Children naturally play with language as they learn, experimenting with Spanish rhyme and rhythm. In English, they say “See ya later, alligator” and “After a while, crocodile”. They also make up rhymes and sayings with their friends. The expressions are often nonsense. Children say them for the sound of the language. There are lots of Spanish rhymes like this, and children enjoy learning them because they are fun to say. These are some of the first spontaneous interactions in Spanish that I hear between students.
Many of these Spanish rhymes are used to greet someone and are based on the word hola. Children say them with enthusiasm and affection. These are some of the most common. The translations sound ridiculous, of course. I only include them for meaning.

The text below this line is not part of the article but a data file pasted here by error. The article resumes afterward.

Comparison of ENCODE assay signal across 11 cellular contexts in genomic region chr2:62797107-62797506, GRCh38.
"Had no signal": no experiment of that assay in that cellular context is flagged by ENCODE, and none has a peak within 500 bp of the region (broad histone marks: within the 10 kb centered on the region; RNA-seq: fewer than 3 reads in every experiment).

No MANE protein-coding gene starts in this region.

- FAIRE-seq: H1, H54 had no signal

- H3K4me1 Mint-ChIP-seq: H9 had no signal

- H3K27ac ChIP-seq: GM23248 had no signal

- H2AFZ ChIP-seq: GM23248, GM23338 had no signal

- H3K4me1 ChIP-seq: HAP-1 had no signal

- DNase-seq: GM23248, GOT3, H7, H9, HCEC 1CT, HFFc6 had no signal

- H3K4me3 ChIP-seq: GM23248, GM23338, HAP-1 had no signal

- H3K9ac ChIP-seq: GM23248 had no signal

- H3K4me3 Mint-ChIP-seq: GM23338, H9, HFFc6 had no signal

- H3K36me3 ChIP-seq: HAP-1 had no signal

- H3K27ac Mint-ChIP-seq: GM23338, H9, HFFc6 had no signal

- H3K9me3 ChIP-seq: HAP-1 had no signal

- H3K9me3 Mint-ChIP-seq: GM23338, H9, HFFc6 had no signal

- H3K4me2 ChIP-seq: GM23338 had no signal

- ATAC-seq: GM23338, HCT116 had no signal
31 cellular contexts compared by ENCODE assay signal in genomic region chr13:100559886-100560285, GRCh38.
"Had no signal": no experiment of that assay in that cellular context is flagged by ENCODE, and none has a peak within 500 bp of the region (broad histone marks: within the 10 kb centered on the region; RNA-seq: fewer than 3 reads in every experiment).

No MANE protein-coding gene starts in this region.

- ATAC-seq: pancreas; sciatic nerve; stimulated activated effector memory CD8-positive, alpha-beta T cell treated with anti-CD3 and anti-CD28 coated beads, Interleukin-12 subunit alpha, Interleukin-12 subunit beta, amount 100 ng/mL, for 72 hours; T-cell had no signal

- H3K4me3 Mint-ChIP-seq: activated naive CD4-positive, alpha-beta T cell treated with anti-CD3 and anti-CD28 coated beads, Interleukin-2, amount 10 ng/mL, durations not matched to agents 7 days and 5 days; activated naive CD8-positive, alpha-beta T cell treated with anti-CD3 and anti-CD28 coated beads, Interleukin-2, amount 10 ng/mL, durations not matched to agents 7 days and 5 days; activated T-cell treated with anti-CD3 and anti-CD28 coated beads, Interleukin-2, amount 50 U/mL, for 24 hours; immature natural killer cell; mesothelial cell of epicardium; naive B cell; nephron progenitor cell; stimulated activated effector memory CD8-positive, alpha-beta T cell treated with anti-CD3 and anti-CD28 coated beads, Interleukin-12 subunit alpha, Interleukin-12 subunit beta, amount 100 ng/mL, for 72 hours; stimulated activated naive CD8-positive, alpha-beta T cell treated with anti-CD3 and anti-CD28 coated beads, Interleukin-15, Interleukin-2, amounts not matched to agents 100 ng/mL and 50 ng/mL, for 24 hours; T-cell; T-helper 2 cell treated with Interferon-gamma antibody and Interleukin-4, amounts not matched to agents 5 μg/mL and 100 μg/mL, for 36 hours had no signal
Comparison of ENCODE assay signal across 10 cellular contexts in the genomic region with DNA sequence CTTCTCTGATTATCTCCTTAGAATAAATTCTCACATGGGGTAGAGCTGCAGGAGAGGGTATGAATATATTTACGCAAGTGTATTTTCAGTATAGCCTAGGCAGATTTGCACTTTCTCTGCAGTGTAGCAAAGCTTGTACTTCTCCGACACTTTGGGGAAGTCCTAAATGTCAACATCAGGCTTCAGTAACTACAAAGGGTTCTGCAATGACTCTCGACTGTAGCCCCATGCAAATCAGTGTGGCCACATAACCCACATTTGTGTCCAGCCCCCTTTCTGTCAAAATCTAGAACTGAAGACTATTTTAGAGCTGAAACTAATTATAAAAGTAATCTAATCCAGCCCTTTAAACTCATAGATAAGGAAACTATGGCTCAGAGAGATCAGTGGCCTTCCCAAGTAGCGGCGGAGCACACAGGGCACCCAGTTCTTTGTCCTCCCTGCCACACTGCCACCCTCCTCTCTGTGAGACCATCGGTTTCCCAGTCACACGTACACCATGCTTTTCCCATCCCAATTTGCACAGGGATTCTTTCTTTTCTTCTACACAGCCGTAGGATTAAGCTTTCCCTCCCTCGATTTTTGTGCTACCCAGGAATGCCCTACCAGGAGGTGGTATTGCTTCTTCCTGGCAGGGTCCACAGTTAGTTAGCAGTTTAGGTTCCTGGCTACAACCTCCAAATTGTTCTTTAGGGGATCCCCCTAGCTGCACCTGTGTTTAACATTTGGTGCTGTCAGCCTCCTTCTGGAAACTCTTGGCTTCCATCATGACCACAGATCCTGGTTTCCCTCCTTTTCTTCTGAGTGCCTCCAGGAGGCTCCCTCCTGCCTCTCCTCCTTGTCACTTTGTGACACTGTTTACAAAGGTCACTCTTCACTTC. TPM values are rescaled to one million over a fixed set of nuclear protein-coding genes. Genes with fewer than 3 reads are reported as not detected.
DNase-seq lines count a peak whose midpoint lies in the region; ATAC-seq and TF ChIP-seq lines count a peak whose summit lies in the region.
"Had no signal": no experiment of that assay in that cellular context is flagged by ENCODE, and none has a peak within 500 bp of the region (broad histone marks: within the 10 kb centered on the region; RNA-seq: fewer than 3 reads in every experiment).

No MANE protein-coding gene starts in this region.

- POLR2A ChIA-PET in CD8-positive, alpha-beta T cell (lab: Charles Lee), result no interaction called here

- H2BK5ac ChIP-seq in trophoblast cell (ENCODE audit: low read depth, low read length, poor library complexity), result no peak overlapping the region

¡Hola, crayola! / Hi, crayon!
Hola, cacerola. / Hi, pan.
Hola, caracola. / Hi, conch.
Hola, radiola. / Hi, juke box.
Hola, ratón sin cola. / Hi, mouse without a tail.
Hola Manola, ratón sin cola. / Hi Manola, mouse without a tail.
This is a very common exchange between kids in Spanish. If you want to hear the phrases pronounced, I was playing with a text to speech website and you can just click on them.
¿Qué te pasa, calabaza? / What is up with you, pumpkin? / What is the matter, pumpkin?
Nada, nada, limonada. / Nothing, nothing lemonade.
To say good-bye, the expressions are based on Spanish rhymes with adiós and ciao. There are some of the most common:
Adiós, granito de arroz. / Bye, grain of rice.
Adiós, carita de arroz. / Bye, rice face.
Adiós, corazón de arroz. / Bye, heart of rice.
¡Chaito, pescadito! / Bye, little fish!
Ciao, bacalao. / Bye, codfish.